Dobson and Parnell Review: Formal familiarity

Written by Featured, Lifestyle, Reviews

Despite what the garish scaffolding outside would have you believe, Dobson and Parnell, situated on Queen Street right next to the quayside, struck me with an atmosphere of simple sophistication in both its food and its aesthetic during my evening sampling their a la carte graduation menu to report back to the Courier.

Opened in December 2016, the restaurant serves a British and European menu within a Victorian Grade II listed building and is named after the architects who designed the original building back in 1863. With stripped back walls and hanging light bulbs, the restaurant’s décor maintains its rustic yet ornate feel. The atmosphere was very classy, but also notably un-intimidating. I didn’t feel out of my bounds trying to figure out which cutlery to use or which wine to order, which in general, for me makes for a more relaxing and enjoyable dining experience.

After being sat very politely at our table and greeted with a complimentary glass of prosecco we were left to examine the menu, and we decided on the cured Scottish salmon with horseradish crème fraiche and beetroot, and the ham hock terrine with pickled veg and pumpernickel bread to get the (dinner) party started.

The salmon dish was particularly light and fresh; the intricate mix of garnish alongside the smooth crème fresh creating a medley of complex textures and tastes. My boyfriend, having never tasted terrine in his life, and slightly dubious about the concept, came away from the dish feeling both enlightened and content with his choice to push the boat out and try something new. Having a mix between familiar and more original dishes on the menu really lends itself to a meal like graduation where you may want to keep traditional tasters happy alongside trying something different.

For the main however, we decided to stick with what we knew and simultaneously ordered the charred rump steak with beef fat chips and pepper sauce. While this dish comes with a £4 supplement to the set menu, It’s a small price to pay for the quality you receive in return. The beef fat chips were mouth-wateringly crispy, even pipping my grandma’s famous homemade deep fried chips to the post, (sorry grandma). Every single ounce of the steak was edible, not a sliver of fat to be seen. And although the portion size didn’t seem huge, I wasn’t left wanting by the end of the dish, but in fact very content with the serving.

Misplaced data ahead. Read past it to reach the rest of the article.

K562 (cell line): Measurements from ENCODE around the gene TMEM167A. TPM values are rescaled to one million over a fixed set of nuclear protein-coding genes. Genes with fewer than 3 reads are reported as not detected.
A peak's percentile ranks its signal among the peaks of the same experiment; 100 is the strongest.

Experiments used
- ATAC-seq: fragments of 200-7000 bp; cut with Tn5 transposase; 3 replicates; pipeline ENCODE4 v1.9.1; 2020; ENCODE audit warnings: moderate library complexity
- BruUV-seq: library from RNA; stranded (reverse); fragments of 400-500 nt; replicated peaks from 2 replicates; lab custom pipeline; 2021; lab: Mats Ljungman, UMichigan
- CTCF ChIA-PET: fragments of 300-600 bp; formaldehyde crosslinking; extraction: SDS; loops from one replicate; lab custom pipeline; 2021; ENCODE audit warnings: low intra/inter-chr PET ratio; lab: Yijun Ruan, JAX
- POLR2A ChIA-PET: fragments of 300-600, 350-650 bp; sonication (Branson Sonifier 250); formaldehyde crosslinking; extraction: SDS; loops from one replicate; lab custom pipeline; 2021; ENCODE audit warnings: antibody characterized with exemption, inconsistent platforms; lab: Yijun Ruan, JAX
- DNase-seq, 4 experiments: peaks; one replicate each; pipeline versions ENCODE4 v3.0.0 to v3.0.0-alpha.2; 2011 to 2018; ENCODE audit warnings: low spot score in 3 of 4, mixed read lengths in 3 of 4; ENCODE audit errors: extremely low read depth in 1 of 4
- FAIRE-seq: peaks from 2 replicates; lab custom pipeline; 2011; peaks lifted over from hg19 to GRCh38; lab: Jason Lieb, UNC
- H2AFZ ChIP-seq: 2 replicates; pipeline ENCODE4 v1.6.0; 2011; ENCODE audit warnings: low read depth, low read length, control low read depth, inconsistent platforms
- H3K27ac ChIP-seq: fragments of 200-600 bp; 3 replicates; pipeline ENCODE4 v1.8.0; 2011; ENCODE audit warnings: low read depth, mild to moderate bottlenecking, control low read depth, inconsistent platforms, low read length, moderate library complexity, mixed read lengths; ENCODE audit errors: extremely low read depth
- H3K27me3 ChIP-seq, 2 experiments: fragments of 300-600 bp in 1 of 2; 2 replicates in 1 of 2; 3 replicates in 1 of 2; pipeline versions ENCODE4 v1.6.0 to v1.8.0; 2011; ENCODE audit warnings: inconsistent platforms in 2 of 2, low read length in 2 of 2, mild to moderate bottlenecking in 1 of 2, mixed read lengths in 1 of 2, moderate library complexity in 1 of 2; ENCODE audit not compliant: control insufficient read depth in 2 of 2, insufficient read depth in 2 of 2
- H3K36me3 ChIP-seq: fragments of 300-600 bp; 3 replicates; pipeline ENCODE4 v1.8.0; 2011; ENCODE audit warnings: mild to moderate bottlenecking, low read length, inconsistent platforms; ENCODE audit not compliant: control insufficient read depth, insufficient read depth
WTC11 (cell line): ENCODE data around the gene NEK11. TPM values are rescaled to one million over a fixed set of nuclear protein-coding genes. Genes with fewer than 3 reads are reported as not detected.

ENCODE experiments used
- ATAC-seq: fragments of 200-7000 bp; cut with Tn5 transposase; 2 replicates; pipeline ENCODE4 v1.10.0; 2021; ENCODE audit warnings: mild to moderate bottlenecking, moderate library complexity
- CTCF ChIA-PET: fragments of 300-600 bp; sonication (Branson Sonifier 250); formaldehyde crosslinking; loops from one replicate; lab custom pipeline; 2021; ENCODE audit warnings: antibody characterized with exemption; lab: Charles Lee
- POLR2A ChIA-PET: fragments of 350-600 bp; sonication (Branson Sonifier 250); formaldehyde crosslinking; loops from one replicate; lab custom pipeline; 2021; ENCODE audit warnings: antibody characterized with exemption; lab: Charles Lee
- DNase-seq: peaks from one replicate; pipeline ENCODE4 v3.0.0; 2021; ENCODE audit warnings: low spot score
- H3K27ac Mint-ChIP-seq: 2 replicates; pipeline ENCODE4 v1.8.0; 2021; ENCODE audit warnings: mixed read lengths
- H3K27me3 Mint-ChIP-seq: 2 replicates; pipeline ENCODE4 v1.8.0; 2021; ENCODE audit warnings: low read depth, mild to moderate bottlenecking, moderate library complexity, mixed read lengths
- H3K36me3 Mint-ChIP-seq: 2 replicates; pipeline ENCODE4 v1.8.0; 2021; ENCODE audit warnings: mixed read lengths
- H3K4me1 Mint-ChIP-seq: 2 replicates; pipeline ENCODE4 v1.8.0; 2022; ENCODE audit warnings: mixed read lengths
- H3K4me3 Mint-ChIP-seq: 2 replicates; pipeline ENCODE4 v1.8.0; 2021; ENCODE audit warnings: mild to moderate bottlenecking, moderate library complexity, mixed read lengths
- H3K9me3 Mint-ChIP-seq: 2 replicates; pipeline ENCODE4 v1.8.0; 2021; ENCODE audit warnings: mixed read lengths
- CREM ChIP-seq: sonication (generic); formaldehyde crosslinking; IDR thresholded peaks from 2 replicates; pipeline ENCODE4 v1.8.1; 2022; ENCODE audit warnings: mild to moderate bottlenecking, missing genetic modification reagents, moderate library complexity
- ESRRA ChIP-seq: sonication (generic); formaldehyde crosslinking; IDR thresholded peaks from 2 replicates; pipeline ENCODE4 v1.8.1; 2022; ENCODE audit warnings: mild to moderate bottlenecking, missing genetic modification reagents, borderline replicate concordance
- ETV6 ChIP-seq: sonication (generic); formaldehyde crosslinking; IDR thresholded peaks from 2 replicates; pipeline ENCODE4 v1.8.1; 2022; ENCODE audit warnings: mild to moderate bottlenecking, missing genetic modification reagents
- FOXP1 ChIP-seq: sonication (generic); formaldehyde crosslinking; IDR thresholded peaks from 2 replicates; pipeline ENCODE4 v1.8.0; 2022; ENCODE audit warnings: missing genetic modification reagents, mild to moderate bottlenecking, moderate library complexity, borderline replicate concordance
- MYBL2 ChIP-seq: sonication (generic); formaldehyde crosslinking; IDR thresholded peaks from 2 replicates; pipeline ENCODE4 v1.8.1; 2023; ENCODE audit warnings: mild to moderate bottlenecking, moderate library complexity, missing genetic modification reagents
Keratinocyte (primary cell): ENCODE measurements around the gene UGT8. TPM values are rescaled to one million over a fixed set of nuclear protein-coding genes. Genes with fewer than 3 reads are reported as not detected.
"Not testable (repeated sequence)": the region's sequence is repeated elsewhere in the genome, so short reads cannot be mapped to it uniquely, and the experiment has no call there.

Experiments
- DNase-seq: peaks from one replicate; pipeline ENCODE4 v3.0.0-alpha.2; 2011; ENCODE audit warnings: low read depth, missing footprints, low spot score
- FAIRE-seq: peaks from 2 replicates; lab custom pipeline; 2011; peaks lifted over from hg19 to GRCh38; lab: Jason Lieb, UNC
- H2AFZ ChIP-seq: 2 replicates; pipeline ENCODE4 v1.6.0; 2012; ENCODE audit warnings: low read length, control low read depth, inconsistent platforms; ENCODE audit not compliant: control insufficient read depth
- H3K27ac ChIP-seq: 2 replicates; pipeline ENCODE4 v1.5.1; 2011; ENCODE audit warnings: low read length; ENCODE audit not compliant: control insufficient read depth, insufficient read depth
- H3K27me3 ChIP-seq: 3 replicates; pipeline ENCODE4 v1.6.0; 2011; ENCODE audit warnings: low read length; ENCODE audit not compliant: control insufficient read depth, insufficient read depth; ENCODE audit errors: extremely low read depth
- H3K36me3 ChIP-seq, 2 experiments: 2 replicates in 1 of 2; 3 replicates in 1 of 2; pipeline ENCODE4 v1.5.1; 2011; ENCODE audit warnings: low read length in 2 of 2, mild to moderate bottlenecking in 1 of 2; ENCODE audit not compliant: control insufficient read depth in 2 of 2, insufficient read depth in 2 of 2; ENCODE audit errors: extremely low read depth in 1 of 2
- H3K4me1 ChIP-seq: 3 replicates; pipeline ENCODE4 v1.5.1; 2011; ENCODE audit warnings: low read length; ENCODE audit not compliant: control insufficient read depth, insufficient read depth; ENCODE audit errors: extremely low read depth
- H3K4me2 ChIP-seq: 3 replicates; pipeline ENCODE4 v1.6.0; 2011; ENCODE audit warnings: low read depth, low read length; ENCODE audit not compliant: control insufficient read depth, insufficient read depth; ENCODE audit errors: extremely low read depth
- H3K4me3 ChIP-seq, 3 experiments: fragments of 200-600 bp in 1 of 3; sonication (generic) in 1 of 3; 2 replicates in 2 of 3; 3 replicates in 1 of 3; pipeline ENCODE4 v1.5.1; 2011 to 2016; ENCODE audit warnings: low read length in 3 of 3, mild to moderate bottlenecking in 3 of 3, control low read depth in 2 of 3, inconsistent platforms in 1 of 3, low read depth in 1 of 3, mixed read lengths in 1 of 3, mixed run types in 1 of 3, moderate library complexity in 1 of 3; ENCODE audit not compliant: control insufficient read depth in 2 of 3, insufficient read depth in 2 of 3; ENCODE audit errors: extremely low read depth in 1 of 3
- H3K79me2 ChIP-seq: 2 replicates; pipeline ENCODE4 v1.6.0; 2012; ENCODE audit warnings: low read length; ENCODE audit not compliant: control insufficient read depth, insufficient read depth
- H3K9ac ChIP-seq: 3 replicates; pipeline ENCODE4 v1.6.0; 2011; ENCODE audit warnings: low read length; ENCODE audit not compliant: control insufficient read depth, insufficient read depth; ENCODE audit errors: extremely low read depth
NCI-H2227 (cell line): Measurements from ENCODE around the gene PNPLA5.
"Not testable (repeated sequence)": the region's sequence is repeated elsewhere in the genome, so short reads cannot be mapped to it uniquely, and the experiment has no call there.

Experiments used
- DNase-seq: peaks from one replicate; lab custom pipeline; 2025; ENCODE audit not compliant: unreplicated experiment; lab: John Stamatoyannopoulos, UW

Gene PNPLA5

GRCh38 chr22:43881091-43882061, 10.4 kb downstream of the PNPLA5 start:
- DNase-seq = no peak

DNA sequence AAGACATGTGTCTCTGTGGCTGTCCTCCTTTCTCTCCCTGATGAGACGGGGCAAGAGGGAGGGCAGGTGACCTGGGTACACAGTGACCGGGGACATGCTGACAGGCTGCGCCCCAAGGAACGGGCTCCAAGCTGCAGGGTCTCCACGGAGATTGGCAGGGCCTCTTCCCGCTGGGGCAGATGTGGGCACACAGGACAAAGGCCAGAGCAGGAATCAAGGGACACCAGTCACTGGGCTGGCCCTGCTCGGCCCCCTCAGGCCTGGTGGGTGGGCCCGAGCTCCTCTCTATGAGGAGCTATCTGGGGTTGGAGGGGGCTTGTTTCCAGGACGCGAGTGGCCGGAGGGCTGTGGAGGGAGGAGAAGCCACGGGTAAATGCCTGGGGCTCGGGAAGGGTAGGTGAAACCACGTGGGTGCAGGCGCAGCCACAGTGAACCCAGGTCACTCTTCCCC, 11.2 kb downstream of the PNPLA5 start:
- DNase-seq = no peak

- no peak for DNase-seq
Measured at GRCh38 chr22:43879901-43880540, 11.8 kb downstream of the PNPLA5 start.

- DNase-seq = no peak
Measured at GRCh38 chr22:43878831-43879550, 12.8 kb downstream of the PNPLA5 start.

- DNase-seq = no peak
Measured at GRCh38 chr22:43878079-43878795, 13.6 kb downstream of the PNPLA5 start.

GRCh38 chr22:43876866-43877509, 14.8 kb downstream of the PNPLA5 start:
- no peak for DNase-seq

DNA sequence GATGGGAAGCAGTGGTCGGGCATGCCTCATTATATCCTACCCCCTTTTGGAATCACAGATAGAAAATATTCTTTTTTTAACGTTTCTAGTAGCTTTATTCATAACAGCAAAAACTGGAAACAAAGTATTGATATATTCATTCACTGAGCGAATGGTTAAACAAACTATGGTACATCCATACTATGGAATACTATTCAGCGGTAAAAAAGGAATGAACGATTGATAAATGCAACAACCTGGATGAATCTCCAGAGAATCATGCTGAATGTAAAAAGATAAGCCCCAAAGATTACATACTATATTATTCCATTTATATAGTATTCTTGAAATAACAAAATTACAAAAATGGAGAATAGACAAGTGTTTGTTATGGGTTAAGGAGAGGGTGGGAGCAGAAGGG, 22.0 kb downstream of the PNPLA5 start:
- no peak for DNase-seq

Speaking of which, the service itself was almost effortless and particularly human in its nature, the staff made inquisitive yet un-awkward small talk between courses and during that strange silence where someone expects you to taste the wine as if you know what you’re doing. We were even provided with some small sub-meal courses, such as a cod emulsion and a vegan chocolate mousse with gooseberries, both of which were very similar in texture but thankfully severely different in taste.

For desert we were treated to a chocolate delice with caramel popcorn and a Yorkshire strawberry and elderflower Eton mess. While the chocolate delice was particularly difficult to eat, it’s solid bottom making a mockery of my round edged spoon, once I did eventually get to taste it I was pleasantly surprised. The taste wasn’t so rich it wasn’t particularly heavy and the popcorn offered once again that sense of elevated familiarity that makes their food comfortably satisfying. Sadly I didn’t get to taste the Eton mess, after the 5 seconds it took my boyfriend to finish said mess, he assured me it was good.

One bottle of red wine and a few hours later, I found myself reflecting on the meal in the taxi back home and back to the reality of my generally unimpressive student diet. Overall my experience of Dobson and Parnell was one of relaxing luxury, and definitely a restaurant to which I felt my rather large graduation party would significantly enjoy, so much so, that I decided to book in a table for 10 to celebrate my graduation later this month, and if that in itself is not a rave review, I don’t know what is.

Last modified: 6th July 2018

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